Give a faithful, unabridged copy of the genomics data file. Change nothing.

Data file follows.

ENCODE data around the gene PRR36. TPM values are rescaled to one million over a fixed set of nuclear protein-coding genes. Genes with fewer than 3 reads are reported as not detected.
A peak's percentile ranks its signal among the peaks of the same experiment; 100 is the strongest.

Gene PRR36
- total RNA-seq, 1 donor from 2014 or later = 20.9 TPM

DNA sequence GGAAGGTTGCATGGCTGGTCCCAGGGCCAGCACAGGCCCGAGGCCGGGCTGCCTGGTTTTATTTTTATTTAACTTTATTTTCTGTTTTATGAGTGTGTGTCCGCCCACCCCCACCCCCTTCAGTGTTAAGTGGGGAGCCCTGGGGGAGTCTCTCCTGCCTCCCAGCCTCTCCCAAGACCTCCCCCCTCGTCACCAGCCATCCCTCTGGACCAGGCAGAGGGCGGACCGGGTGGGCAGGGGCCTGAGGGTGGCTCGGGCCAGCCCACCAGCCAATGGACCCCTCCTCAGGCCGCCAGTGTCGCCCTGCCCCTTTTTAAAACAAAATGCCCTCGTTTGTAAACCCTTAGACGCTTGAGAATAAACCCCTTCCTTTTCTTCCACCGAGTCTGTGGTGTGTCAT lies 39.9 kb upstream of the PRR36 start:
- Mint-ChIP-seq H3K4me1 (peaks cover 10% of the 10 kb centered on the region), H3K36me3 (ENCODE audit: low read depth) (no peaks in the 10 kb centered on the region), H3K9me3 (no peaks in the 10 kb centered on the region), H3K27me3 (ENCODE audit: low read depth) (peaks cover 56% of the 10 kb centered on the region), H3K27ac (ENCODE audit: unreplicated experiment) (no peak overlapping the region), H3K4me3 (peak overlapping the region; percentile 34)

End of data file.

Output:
ENCODE data around the gene PRR36. TPM values are rescaled to one million over a fixed set of nuclear protein-coding genes. Genes with fewer than 3 reads are reported as not detected.
A peak's percentile ranks its signal among the peaks of the same experiment; 100 is the strongest.

Gene PRR36
- total RNA-seq, 1 donor from 2014 or later = 20.9 TPM

DNA sequence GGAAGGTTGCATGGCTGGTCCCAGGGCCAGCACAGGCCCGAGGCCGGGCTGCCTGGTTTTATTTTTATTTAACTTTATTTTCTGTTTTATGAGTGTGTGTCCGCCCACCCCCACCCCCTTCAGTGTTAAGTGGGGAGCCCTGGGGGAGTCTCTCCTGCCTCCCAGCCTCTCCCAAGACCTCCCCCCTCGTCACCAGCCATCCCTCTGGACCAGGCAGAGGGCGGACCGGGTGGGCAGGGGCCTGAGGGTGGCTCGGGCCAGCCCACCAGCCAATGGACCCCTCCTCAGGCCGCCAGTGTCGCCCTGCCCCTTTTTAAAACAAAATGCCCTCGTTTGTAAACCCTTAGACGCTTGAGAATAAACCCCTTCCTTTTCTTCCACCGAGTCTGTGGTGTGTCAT lies 39.9 kb upstream of the PRR36 start:
- Mint-ChIP-seq H3K4me1 (peaks cover 10% of the 10 kb centered on the region), H3K36me3 (ENCODE audit: low read depth) (no peaks in the 10 kb centered on the region), H3K9me3 (no peaks in the 10 kb centered on the region), H3K27me3 (ENCODE audit: low read depth) (peaks cover 56% of the 10 kb centered on the region), H3K27ac (ENCODE audit: unreplicated experiment) (no peak overlapping the region), H3K4me3 (peak overlapping the region; percentile 34)